FACT CHECK: Did Haitian President Jovenel Moïse Say He Would Expose The Clinton Foundation The Day Before His Assassination?

Trevor Schakohl | Fact Check Reporter

An image shared on Facebook claims the late former president of Haiti Jovenel Moïse told the media the day before he was assassinated that he would expose fraud by the Clinton Foundation.

Verdict: False

There is no evidence Moïse announced he would expose the Clinton Foundation. The claim appears to stem from a satirical article.

Fact Check:

A team of gunmen assassinated Moïse and injured his wife in their home on July 7, the Associated Press reported. Now, an image on Facebook seemingly shows a screen grab of an article bearing the headline: “BREAKING: Haitian President Jovenel Moïse to expose Clinton Foundation fraud tomorrow.” Additional text in the image reads, “Last tuesday the president of Haiti told on msm he was gonna expose the Clinton Foundation, one day later he was dead….”

Former president and then-U.N. Special Envoy to Haiti Bill Clinton and then-Secretary of State Hillary Clinton were criticized for their performance in helping to lead recovery efforts after the January 2010 earthquake in Haiti which resulted in an estimated 220,000 deaths, according to BBC News. The Clinton Foundation drew criticism and accusations of corruption related to its involvement in aid work and funding following the disaster, the outlet reported.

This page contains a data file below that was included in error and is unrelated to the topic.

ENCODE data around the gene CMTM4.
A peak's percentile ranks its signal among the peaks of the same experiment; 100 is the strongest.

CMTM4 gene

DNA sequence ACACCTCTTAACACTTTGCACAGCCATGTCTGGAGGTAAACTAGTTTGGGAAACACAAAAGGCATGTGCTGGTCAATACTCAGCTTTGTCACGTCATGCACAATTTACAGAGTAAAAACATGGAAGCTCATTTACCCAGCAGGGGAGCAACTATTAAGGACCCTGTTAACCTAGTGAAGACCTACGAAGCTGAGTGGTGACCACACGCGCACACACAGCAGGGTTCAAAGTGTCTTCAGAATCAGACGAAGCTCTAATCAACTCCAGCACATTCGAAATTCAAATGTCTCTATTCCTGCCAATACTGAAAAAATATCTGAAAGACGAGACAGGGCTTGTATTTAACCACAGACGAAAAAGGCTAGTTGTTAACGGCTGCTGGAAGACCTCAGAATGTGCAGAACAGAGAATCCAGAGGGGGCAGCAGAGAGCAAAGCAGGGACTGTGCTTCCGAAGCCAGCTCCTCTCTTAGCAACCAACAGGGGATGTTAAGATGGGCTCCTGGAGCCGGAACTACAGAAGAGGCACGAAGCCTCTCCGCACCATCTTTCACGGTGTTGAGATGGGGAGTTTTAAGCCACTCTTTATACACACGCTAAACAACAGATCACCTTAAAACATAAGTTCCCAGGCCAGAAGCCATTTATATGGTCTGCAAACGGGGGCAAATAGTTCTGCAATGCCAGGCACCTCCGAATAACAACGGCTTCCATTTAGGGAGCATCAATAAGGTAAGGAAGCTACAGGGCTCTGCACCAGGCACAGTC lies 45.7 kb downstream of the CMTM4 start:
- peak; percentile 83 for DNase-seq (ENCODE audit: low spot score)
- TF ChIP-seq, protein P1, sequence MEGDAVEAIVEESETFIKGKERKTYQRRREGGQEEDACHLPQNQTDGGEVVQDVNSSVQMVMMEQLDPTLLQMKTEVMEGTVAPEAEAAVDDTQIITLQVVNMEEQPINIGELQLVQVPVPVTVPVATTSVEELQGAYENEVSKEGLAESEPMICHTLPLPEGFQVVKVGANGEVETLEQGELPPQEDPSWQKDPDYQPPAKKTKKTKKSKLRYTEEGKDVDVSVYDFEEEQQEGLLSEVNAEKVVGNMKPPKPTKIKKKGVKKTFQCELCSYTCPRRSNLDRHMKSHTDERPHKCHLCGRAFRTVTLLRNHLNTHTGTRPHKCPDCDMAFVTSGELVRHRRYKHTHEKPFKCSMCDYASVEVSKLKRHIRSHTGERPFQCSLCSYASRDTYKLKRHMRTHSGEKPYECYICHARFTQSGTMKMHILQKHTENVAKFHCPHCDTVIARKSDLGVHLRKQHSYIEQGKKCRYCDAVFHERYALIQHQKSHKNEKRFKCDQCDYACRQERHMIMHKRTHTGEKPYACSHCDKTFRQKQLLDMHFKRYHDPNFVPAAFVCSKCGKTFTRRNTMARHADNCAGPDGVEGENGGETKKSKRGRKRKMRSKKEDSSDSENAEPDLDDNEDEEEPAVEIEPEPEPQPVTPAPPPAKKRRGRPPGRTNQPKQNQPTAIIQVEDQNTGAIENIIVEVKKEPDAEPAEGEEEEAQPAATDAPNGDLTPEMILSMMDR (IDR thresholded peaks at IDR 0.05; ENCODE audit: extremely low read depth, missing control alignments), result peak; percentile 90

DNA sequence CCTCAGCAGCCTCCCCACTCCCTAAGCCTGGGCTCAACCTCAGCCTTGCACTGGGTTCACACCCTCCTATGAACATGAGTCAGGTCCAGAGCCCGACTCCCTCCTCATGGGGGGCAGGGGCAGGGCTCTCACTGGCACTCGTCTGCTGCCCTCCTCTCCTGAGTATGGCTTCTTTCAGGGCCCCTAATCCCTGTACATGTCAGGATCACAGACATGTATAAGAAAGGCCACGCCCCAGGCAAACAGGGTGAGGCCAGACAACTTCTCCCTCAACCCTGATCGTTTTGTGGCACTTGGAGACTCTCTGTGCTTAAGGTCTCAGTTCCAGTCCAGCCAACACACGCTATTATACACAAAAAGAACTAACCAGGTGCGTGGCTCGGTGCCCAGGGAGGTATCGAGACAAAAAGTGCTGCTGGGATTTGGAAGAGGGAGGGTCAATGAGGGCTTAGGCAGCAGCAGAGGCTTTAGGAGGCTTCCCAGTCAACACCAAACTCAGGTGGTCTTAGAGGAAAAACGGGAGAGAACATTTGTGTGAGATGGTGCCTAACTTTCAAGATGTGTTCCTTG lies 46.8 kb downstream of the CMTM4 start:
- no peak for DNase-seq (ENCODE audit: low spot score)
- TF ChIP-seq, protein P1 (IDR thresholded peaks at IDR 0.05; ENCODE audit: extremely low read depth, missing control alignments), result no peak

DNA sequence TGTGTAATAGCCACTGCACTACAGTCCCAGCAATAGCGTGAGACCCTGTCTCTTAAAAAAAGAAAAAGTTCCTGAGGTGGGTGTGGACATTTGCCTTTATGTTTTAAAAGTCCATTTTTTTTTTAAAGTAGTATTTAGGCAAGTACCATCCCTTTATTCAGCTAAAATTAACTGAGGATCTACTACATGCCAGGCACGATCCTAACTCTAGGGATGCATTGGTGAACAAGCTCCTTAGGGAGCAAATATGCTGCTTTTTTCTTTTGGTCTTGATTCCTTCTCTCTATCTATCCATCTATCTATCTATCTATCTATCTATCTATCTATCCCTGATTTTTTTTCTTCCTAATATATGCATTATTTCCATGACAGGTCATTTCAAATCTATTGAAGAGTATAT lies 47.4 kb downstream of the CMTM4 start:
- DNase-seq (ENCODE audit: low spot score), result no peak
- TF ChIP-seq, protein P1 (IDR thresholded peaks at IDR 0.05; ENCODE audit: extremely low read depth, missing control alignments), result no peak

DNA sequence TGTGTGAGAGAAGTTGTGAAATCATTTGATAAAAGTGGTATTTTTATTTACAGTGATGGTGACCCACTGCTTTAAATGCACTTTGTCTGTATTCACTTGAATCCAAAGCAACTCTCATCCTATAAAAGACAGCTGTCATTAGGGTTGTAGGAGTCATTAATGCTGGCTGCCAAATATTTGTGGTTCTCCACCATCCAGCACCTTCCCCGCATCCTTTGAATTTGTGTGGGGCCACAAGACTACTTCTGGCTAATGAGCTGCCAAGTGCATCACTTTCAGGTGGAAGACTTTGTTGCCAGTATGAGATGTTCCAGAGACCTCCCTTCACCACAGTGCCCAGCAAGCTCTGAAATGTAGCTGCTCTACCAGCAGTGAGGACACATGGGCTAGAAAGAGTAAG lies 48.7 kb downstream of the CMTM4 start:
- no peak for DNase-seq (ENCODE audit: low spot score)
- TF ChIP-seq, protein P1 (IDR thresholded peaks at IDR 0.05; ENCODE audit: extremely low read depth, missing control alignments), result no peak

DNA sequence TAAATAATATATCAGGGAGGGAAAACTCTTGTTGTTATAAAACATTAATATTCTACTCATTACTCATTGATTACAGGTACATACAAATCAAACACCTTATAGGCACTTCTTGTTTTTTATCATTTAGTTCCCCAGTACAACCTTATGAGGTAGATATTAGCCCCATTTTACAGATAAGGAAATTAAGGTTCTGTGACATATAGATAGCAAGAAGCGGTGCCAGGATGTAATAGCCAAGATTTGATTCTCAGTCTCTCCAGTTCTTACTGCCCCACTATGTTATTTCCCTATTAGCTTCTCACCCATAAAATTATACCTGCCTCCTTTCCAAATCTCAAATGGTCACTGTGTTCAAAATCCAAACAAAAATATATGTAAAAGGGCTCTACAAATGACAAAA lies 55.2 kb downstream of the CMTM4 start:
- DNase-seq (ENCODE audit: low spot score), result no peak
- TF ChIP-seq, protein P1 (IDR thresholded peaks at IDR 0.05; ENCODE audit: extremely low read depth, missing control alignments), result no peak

There is no record of Moïse telling the media he planned to reveal fraud perpetrated by the Clinton Foundation. None of the Haitian Ministry of Communication’s 2021 press releases mention the Clinton Foundation. Nor do any of Moïse’s social media posts. An internet search turned up no media reports of Moïse ever saying he was planning to “expose” the Clinton Foundation.

Moïse met and spoke with Bill Clinton in September 2018 during the Bloomberg Global Business Forum in New York, and tweeted that the exchange was “a pleasure.” (RELATED: Did Haiti’s First Lady Martine Moïse Die?)

The screen grabbed article in the Facebook post appears to stem from an article published on the Genesius Times, a website that describes itself as, “The most reliable source of fake news on the planet.” While the Genesius Times clearly disclaims that the articles on its website are not factual, some social media users have been sharing the claim without such a warning, passing the information off as genuine.

Trevor Schakohl

Fact Check Reporter
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